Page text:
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Every facility is a critical facility when it's yours, and with historic floods affecting thousands of commercial facilities in Texas, FMs across the country are dusting off their disaster recovery plans and checking their uninterruptible power systems (UPSs). Michael Fluegeman, a nationally recognized engineering consultant for critical facilities and data centers, recently was asked what is the biggest misconception facilities engineers may have about backup power applications after they've been called into action.
"The classic misconception is, 'The UPS worked, so everything must be good.' What a lot of folks don’t know is that the UPS batteries probably had to perform for five seconds. What you don’t know is, do you have 10 minutes of battery time or six seconds? Now, you just used five of those six seconds."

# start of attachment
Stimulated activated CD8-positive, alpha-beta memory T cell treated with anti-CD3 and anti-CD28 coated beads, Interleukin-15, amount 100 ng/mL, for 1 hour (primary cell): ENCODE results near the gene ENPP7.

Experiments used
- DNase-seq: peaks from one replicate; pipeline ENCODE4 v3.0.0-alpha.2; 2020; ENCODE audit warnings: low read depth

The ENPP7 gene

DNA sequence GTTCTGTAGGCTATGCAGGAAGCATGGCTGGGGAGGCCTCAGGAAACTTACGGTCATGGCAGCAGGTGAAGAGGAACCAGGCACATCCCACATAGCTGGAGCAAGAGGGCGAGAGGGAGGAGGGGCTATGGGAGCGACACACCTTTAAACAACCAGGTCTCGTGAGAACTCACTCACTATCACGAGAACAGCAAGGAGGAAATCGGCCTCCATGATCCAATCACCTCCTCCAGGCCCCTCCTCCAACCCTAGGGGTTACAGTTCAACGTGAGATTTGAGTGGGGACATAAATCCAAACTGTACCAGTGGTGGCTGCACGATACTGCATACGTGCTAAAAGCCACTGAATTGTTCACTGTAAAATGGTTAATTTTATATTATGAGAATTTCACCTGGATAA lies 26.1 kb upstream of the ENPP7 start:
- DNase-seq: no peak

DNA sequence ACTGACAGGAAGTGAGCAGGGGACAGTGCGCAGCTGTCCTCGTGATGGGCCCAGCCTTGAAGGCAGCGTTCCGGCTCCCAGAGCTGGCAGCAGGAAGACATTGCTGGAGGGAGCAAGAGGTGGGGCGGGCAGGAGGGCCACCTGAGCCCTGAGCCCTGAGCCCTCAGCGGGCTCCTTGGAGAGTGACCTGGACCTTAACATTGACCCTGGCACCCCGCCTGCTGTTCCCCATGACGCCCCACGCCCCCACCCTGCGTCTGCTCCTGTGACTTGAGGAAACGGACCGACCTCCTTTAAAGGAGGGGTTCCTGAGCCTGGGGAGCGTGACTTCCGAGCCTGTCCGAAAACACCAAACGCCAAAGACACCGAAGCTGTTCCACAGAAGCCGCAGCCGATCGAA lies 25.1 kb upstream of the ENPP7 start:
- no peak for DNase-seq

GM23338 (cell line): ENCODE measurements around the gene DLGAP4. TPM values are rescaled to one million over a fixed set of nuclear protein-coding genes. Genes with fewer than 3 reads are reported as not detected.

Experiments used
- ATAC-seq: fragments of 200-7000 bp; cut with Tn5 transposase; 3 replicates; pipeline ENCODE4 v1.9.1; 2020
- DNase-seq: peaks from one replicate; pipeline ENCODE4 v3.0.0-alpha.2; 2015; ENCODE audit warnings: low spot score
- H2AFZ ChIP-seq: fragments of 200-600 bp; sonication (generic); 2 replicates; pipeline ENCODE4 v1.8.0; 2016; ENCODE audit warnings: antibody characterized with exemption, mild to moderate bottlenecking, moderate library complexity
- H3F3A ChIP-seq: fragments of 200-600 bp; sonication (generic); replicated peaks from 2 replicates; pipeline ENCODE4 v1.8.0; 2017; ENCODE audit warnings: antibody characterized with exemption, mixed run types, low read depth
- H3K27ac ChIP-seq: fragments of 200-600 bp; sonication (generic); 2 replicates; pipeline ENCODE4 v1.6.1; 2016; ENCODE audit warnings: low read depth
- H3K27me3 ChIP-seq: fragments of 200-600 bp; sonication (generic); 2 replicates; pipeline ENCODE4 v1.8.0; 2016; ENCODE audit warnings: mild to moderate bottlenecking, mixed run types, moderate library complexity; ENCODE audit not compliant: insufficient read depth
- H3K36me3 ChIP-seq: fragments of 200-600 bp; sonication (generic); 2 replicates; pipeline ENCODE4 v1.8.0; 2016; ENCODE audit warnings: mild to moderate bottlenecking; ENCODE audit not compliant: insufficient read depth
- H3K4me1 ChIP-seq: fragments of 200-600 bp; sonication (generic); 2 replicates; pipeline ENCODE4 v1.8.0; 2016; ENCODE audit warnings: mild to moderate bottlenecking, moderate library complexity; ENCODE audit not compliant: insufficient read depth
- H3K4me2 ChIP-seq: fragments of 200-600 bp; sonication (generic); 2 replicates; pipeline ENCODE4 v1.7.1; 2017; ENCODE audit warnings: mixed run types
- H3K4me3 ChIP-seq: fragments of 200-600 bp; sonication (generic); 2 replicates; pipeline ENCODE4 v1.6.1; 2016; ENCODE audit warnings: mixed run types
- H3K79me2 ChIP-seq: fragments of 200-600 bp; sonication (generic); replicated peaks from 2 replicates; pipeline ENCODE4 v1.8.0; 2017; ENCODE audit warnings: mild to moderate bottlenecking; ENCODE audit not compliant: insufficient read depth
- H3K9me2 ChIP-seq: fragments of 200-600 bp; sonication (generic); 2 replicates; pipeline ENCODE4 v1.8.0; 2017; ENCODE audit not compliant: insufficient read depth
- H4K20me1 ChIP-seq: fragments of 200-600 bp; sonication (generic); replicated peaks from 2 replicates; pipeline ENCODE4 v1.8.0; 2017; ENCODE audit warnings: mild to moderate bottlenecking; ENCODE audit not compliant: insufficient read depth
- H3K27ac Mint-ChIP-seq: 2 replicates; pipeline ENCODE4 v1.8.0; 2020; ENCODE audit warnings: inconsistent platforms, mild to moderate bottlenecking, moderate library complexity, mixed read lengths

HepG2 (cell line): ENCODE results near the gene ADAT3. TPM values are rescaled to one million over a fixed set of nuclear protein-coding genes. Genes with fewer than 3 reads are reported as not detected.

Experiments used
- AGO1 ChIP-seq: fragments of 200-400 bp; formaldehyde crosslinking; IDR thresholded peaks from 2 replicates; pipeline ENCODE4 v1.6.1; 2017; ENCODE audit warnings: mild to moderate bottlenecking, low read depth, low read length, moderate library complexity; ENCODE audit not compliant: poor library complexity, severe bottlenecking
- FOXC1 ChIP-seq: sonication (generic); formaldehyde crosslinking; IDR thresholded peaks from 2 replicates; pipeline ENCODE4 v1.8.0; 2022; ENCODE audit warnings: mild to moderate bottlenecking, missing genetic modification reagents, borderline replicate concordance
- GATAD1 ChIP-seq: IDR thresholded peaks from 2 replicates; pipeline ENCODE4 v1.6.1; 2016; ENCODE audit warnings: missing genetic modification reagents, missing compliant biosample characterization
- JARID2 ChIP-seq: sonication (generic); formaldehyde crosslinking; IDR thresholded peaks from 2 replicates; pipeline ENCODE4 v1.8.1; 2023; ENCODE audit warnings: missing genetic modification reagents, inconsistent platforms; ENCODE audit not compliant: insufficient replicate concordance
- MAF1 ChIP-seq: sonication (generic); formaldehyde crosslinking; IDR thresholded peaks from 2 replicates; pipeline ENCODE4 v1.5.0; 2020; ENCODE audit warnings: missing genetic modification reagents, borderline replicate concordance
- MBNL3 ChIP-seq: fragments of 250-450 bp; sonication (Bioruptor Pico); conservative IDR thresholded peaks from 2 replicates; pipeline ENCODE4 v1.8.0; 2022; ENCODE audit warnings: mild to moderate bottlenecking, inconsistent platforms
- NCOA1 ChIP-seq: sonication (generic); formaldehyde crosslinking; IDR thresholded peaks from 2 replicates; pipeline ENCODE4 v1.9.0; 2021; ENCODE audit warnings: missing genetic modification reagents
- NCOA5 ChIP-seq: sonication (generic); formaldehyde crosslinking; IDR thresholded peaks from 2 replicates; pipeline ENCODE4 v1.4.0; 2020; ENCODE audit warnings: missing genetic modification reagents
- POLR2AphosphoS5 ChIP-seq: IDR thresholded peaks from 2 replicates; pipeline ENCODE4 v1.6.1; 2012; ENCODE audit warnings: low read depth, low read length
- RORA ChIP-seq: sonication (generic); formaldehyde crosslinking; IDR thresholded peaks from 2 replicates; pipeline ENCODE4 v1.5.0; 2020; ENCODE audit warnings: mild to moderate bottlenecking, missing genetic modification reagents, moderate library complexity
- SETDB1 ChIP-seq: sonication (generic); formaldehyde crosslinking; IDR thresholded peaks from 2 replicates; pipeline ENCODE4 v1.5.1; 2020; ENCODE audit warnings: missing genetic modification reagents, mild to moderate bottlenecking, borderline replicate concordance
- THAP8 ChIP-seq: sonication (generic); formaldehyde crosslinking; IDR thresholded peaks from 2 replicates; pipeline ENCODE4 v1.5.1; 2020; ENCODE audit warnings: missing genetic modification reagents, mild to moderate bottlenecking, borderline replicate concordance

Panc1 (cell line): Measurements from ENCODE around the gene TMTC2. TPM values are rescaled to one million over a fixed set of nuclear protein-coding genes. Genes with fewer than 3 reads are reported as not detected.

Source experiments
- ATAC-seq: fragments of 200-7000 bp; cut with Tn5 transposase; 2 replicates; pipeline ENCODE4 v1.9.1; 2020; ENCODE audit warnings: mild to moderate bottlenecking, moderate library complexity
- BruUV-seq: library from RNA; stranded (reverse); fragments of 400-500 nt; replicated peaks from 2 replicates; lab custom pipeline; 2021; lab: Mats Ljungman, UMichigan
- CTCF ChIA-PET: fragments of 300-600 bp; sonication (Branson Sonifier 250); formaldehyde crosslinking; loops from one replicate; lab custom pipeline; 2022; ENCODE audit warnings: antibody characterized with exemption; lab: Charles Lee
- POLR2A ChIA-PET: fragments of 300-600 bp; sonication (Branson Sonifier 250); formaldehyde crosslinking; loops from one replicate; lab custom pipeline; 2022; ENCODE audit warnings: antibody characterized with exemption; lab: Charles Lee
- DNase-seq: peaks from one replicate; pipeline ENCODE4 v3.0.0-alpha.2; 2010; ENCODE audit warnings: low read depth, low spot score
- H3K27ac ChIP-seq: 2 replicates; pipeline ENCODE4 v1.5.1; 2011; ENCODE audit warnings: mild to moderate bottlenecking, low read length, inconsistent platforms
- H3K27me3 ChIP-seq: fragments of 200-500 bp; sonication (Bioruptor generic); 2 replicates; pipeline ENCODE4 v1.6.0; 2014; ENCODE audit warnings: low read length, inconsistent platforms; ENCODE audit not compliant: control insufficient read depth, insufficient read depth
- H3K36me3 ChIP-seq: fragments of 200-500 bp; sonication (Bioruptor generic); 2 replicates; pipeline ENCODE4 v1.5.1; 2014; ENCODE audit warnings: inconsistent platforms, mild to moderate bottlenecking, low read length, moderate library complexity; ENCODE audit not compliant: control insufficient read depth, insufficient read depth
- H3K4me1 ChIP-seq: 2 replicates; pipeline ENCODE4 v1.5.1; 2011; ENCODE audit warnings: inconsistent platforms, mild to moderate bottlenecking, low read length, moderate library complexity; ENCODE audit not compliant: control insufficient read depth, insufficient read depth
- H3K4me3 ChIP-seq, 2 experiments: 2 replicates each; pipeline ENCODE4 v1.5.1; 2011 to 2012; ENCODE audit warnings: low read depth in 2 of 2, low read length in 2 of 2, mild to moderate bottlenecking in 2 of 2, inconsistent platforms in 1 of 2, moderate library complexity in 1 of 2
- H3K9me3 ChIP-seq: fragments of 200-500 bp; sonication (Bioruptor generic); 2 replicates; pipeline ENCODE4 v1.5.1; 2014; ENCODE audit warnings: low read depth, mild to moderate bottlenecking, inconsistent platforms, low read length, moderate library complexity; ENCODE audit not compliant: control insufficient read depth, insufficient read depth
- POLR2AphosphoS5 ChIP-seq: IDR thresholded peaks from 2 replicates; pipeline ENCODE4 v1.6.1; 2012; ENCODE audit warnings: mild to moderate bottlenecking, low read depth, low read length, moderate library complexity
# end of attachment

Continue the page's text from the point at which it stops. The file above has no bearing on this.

Fluegeman says this happens a lot. The very next power failure happens because your system was right on the edge of failure and you didn’t know it. "If [the UPS] just barely works, it may not be apparent," he says. "Service organizations might come in to do the annual look over: a few checks — maybe switch over to a bypass and do some partial tests. Unfortunately, that’s really not a performance test. Unless you put the equipment through its paces, it’s really not an accurate picture of what you have."
Functional load testing is an important part of being sure that your backup power system is going to work when it's needed. So with the Houston floods as a reminder, be sure to revisit your UPS maintenance program. And consider attending this year's Critical Facilities Summit this fall in Minneapolis, where Michael Flugeman and others will be speaking.
This Quick Read was submitted by Renee Bassett, director of content development for FacilitiesNet.com, Find out more about power generation systems and UPSs under Power & Communication.